Whenever I’m stuck writing abstracts and long confessional passages that bore my reader, I pull my fingers back from my keyboard. How to get back into the present? How to touch, smell, see and maneuver through the mundane minutiae of life?…Say that ten times fast. I usually pull Raymond Carver off the shelf and remind myself how a room full of dysfunction looks. What objects give the reader hints and what actions build to a story?
The recent Sun Magazine’s short story Marvel Sands did the trick. Emma Duffy-Comparone must have channeled Carver for this tactile world she created. There are times while reading this story where I thought, “This is real life.” I don’t think that a lot, and in fact, stories like this one make it hard to read others that aren’t as well rendered.
In this whole short story of the main character’s first job, there’s not a lot of telling going on. But I did find a show and tell example. It’s during a conversation with her boss:
I felt a vague flutter of laughter in my chest and swallowed it. I watched him pick bits of garden detritus from his green state-issue shirt and flick them out the window. One of the front pockets had an iron-on state park patch that looked like a kid’s police-badge.
“And tell them they have to park in a normal spot,” he continued. “Unless they really don’t have legs or something. Obviously, show those people where the handicapped spots are. And don’t argue with folks about whether they have working legs or not. I already made that mistake.” He scratched his chin for a moment. “I mean, how the fuck was I supposed to know some cars have pedals for your hands?”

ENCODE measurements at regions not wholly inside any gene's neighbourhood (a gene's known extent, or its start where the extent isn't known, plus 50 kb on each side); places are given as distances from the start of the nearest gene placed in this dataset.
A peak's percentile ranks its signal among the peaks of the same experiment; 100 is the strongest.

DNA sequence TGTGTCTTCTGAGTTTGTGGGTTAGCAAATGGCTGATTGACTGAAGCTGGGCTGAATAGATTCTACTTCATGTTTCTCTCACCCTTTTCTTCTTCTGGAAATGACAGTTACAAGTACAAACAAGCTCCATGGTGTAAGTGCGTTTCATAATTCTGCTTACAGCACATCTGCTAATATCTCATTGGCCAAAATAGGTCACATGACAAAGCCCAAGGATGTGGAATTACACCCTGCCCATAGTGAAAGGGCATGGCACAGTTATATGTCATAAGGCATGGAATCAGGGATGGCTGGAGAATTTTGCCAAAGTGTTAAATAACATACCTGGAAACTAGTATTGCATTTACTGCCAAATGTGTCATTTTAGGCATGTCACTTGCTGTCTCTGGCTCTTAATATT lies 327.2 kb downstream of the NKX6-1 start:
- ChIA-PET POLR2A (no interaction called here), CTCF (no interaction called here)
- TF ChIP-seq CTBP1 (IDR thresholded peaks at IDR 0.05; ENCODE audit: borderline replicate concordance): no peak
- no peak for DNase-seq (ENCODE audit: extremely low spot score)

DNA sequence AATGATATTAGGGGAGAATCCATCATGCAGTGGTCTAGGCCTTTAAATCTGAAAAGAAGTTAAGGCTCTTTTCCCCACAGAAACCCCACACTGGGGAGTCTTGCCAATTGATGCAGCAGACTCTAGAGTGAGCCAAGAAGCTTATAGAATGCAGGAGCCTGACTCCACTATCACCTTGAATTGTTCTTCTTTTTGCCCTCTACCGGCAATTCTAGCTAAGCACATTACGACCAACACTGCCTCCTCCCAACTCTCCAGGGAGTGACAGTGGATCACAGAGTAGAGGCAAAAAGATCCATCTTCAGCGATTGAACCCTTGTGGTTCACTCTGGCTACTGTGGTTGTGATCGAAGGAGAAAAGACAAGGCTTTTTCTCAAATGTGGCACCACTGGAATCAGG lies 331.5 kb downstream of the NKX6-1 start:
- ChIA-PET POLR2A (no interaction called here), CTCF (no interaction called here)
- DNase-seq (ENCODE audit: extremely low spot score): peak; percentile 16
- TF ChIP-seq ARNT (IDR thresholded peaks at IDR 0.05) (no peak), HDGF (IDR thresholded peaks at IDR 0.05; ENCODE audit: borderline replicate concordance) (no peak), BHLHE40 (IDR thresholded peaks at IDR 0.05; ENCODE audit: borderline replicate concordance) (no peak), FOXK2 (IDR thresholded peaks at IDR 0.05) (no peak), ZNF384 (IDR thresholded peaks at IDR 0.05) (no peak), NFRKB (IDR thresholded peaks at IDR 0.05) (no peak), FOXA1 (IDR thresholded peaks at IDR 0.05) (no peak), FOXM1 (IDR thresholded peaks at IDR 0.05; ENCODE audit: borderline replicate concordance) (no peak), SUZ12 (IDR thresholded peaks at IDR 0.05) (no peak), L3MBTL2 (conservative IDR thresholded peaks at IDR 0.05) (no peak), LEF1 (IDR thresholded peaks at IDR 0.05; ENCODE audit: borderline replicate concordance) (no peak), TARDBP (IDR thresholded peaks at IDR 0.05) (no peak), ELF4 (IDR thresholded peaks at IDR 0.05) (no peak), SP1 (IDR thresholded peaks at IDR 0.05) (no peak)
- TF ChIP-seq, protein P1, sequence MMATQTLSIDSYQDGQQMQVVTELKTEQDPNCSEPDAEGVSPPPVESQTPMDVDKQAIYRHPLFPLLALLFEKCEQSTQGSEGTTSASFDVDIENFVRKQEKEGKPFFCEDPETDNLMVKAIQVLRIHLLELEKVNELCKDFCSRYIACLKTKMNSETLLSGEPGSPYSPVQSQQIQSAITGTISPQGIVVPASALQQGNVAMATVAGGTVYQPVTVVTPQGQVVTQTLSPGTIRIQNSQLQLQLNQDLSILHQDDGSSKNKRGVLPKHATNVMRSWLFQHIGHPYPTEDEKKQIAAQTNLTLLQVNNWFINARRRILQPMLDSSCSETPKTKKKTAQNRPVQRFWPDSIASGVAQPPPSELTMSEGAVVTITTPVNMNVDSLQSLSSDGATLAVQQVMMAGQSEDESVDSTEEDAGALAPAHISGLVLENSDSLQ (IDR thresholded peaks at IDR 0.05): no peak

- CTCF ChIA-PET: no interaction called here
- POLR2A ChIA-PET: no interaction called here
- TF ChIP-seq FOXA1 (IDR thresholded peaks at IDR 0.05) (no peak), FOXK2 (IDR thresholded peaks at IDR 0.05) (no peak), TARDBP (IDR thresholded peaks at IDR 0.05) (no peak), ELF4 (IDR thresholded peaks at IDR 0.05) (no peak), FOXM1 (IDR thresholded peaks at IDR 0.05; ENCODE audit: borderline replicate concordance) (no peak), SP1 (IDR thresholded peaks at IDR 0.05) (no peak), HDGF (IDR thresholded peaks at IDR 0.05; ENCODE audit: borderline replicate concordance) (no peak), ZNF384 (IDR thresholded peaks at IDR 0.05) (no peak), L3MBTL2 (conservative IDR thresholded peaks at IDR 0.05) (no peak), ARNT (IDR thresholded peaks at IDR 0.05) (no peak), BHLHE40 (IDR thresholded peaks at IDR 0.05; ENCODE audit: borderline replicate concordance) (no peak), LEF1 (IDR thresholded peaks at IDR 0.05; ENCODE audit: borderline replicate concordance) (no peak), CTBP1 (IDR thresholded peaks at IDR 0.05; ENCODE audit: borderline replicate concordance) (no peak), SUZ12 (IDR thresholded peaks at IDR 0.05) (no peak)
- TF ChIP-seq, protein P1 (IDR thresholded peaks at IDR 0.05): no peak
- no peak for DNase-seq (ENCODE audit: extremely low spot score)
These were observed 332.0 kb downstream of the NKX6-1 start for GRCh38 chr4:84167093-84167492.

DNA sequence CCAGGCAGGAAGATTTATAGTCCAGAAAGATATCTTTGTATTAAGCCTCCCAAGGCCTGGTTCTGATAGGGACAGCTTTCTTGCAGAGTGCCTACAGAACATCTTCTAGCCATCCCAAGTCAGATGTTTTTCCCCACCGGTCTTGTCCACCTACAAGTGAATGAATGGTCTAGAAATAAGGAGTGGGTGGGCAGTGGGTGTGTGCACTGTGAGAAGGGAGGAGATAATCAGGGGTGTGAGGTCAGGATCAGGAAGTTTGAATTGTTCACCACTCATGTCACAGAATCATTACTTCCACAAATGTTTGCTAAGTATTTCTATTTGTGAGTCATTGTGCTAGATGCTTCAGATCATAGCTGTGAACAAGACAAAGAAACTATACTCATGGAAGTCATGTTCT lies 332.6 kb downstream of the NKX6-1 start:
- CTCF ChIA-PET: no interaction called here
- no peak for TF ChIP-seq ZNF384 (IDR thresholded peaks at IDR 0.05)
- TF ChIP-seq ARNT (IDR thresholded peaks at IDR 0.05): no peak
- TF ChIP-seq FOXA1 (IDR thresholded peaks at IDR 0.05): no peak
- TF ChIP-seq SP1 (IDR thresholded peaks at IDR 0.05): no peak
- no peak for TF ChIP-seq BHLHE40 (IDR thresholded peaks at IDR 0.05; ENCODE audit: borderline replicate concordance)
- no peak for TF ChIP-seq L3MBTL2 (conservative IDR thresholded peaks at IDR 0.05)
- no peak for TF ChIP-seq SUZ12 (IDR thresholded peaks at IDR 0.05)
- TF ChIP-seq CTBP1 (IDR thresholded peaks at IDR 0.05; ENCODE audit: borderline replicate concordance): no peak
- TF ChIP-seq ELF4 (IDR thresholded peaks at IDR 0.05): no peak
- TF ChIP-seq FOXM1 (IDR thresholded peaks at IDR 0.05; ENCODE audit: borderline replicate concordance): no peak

I didn’t know what to say. I felt like I was dealing with an insane person. I watched a sea gull peck under its wing. Two feathers sprang loose and floated to the pavement. He was the fattest one of the bunch. I decided to name him Gus, like the mouse in Cinderella.
This last description reflects back on the main character’s innocence, which we need because near the end, her boss opens the shower door on her naked body. I bolded the parts in the above passage that could be categorized as “telling,” but they are amidst so much “showing,” we don’t even notice the word “felt.” The whole story could have been told in a few sentences: “One time my boss opened the shower door and saw me naked. It was embarrassing and enthralling at the same time.”
Instead, the whole story takes us by the hand, through her first job so we experience her follies of leaving sand on the floor and not putting the bills all the same way in the till. The backdrop of seagulls and silence reveals her maturing view and reflects her world that she’s still learning.
It’s times like these, when I read something so great, that I wish I had access to writing help earlier on, in my teens so that I could have been writing this way for years. I feel, though, that I emerge to sand every day, and have to feel each grain anew, or I’ll never get past the telling to really show.